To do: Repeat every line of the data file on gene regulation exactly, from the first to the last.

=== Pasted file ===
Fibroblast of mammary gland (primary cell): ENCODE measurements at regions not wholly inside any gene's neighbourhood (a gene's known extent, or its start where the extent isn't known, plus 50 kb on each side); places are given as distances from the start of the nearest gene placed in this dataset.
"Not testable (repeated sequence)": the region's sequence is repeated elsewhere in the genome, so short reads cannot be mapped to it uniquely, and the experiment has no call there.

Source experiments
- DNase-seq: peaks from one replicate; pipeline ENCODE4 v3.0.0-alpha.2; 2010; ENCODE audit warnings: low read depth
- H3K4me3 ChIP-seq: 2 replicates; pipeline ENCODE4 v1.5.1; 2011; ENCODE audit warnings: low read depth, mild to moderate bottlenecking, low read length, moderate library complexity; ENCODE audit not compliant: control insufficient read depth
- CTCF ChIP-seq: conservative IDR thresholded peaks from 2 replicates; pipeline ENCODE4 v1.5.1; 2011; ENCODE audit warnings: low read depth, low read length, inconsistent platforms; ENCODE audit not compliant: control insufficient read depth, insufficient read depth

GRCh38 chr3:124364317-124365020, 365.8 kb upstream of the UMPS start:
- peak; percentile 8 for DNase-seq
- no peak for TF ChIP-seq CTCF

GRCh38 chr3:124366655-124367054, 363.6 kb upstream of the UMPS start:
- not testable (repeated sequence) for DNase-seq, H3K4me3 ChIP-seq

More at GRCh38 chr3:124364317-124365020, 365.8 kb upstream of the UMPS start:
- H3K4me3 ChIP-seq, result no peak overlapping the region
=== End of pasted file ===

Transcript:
Fibroblast of mammary gland (primary cell): ENCODE measurements at regions not wholly inside any gene's neighbourhood (a gene's known extent, or its start where the extent isn't known, plus 50 kb on each side); places are given as distances from the start of the nearest gene placed in this dataset.
"Not testable (repeated sequence)": the region's sequence is repeated elsewhere in the genome, so short reads cannot be mapped to it uniquely, and the experiment has no call there.

Source experiments
- DNase-seq: peaks from one replicate; pipeline ENCODE4 v3.0.0-alpha.2; 2010; ENCODE audit warnings: low read depth
- H3K4me3 ChIP-seq: 2 replicates; pipeline ENCODE4 v1.5.1; 2011; ENCODE audit warnings: low read depth, mild to moderate bottlenecking, low read length, moderate library complexity; ENCODE audit not compliant: control insufficient read depth
- CTCF ChIP-seq: conservative IDR thresholded peaks from 2 replicates; pipeline ENCODE4 v1.5.1; 2011; ENCODE audit warnings: low read depth, low read length, inconsistent platforms; ENCODE audit not compliant: control insufficient read depth, insufficient read depth

GRCh38 chr3:124364317-124365020, 365.8 kb upstream of the UMPS start:
- peak; percentile 8 for DNase-seq
- no peak for TF ChIP-seq CTCF

GRCh38 chr3:124366655-124367054, 363.6 kb upstream of the UMPS start:
- not testable (repeated sequence) for DNase-seq, H3K4me3 ChIP-seq

More at GRCh38 chr3:124364317-124365020, 365.8 kb upstream of the UMPS start:
- H3K4me3 ChIP-seq, result no peak overlapping the region